HR Global Mobility: the corporate target for 2020

Mariano de las Heras

Director of the Postgraduate Course in HR Global Mobility 

Academic Coordinator and Professor of the Master in Human Resources Management in Organisations

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  • With around 70% of business activities in large companies conducted abroad, over 34% of Spanish businesses have expanded their presence in these new international scenarios. There is no doubt about it: today’s client base is global. 
  • Such a shift in paradigm has led to an upsurge in employee mobility, with the challenge facing companies evolving from traditional expatriation programs to the sending of workers abroad on a project-by-project basis.
  • The need has emerged to train new professional profiles in the skills critical to their survival in these new global environments and markets.

Regardless of a company’s size, competing and consolidating a presence in these new global scenarios is no longer merely a question of strategy but a pressing obligation.

Company internationalisation projects are no longer an exception and have instead come to play a vital role, just as in the saying “think global and act local”.

The new business opportunities generated in these environments have paved the way for new internationalisation processes that allow the main needs of each expansion project to be quickly and easily met, resulting in new methods for displacing people that are wholly distinct from the classic expatriation models.

This new shift in paradigm requires a consideration of several relevant and novel aspects that are set to significantly affect these new international mobility projects.

Traditional mobility has evolved. The new international business opportunities open to companies have inspired new processes for employee mobility.

Key features for Human Resources to take into account in 2020:

  • First of all, international mobility must be considered as an ongoing process whose needs – whether for the company or the employee – will vary according to the stages of Before, During and Upon Return.
  • The presence of new generations has sparked new challenges such as motivating and retaining professionals, which must be tackled by methods not covered by the traditional systems. A new knowledge economy is required for new abilities and talents with different skills: fresh tools must be developed for attracting, selecting, training and promoting professionals and developing their career plans, in order to seize hot international talent. The focus must be on knowledge transfer.
  • An uptick is expected in new destinations in emerging markets in Africa and Asia-Pacific, with sensitivities highly distinct from those traditionally accounted for.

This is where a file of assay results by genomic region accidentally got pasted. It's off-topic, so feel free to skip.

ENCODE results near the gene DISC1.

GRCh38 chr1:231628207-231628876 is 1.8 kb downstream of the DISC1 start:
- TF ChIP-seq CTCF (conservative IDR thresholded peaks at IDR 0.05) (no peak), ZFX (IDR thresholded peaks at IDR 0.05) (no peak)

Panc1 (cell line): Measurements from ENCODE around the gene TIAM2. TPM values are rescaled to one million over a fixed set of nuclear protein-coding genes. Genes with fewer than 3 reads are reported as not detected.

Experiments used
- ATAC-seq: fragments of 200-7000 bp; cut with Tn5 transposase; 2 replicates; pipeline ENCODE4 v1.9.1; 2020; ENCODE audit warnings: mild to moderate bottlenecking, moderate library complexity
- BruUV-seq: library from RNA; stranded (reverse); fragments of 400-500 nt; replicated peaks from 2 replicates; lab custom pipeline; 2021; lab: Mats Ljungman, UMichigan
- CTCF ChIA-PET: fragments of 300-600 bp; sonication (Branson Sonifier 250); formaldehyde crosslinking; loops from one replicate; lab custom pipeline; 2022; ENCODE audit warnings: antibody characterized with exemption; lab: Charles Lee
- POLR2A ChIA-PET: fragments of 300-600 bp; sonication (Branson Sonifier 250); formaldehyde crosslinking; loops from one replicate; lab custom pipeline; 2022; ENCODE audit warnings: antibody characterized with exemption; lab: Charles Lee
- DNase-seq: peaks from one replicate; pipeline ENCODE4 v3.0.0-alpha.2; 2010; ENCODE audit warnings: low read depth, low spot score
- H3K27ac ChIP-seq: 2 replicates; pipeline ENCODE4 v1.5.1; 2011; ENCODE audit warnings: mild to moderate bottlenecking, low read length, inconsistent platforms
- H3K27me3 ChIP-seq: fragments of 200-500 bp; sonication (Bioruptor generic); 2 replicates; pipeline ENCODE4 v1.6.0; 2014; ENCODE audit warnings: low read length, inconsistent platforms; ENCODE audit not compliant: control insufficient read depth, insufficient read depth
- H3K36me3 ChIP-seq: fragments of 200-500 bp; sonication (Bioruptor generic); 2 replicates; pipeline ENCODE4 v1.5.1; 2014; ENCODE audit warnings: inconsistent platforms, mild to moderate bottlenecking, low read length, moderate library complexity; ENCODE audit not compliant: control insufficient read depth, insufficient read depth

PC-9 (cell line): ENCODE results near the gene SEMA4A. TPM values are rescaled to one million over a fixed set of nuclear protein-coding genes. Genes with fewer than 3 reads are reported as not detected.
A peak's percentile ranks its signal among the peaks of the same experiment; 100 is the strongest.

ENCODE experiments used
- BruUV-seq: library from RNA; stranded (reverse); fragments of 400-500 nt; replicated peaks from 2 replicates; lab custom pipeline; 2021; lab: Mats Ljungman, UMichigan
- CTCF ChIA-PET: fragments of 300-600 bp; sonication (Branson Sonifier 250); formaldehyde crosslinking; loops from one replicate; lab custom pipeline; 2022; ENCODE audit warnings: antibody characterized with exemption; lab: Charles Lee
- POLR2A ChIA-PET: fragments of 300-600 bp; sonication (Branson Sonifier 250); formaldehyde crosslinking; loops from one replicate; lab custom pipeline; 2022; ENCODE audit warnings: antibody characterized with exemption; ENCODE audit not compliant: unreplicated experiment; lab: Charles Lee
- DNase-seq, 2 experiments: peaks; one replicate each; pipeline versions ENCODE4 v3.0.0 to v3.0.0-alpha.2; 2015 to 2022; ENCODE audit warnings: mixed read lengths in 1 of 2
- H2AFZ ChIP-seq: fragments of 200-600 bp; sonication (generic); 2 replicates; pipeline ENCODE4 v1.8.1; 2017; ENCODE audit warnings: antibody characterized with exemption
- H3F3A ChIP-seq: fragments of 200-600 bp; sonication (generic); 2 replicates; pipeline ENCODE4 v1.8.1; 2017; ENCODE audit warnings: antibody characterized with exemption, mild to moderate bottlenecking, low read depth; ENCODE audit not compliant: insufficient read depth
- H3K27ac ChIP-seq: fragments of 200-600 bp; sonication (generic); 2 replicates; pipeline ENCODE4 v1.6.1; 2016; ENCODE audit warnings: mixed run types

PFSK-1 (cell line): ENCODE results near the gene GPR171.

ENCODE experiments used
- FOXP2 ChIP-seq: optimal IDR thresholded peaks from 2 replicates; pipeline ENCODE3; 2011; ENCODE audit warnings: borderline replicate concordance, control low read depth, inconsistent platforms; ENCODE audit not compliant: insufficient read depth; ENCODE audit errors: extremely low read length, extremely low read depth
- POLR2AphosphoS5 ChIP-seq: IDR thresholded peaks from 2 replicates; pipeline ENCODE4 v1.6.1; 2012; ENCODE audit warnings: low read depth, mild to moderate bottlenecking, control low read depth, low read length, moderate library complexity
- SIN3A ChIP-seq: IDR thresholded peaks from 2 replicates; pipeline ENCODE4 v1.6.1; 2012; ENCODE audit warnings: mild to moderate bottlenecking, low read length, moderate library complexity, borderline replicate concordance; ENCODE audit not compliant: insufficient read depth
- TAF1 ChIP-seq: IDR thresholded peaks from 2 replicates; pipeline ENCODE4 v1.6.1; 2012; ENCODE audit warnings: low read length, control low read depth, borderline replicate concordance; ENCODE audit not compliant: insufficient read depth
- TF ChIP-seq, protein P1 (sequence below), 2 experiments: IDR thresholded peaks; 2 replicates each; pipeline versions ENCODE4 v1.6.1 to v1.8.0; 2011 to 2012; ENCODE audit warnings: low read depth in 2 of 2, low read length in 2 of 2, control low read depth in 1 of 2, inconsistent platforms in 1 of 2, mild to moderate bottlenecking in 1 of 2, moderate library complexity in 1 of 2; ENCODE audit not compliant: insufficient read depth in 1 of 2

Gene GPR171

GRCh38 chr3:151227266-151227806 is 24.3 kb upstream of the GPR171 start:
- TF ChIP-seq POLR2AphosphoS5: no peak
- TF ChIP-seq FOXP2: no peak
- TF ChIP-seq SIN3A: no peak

• New challenges have emerged on elements such as regulations, tax, labour, migration and security, as well as intercultural aspects.
  • New regulatory compliances and policies for responsible action in each of the various destinations have come to light.
  • Projects will be much shorter in term, with a particular upsurge in the profile of the nomad.
  • A highly significant increase in business travel has occurred among professionals with the profile of commuter.
  • A greater focus must be placed on the need to reduce costs for all projects, with the corresponding analyses and ROI measurement.
  • Gender equality and an increase in diversity and inclusion must be taken into account in a multicultural context.
  • A focus is required on the Expat Experience. Support and infrastructure for mobile workers must be present during all of the project phases (Before, During and Upon Return).
  • New technologies and digital transformation processes have exerted a real impact, as have HR analytics tools. New technological solutions must be devised for supporting these mobility strategies.

In light of this new environment and the shifts in paradigm, one of the main targets set by universities and particularly business schools is to maintain contact with companies in order to help train new professional profiles with the vital skills allowing them to survive and thrive in these new global environments and markets, characterised as they are by an unprecedented rate of change, involving significant exponential growth and marked by a high level of uncertainty and complexity (VUCA).

These are three of the main arguments for having professionals trained with skills and abilities that are increasingly specific and complex.

This requires the ad hoc designing of tailored programs for specialist training delivered by professionals and experts in a variety of fields. The aim is to bring the working environment to the classroom in order to transfer skills by means of professional key activities that allow trainees to adapt to these new environments of change and specialisation.

In this light, programs such as the Postgraduate Course in HR Global Mobility meet all of the mentioned targets and recommendations, helping organisations to train professional profiles that will ensure the success of their International Business Projects and consolidating the professional profile in HR Global Mobility as an expert at devising and establishing International Mobility Plans.

 

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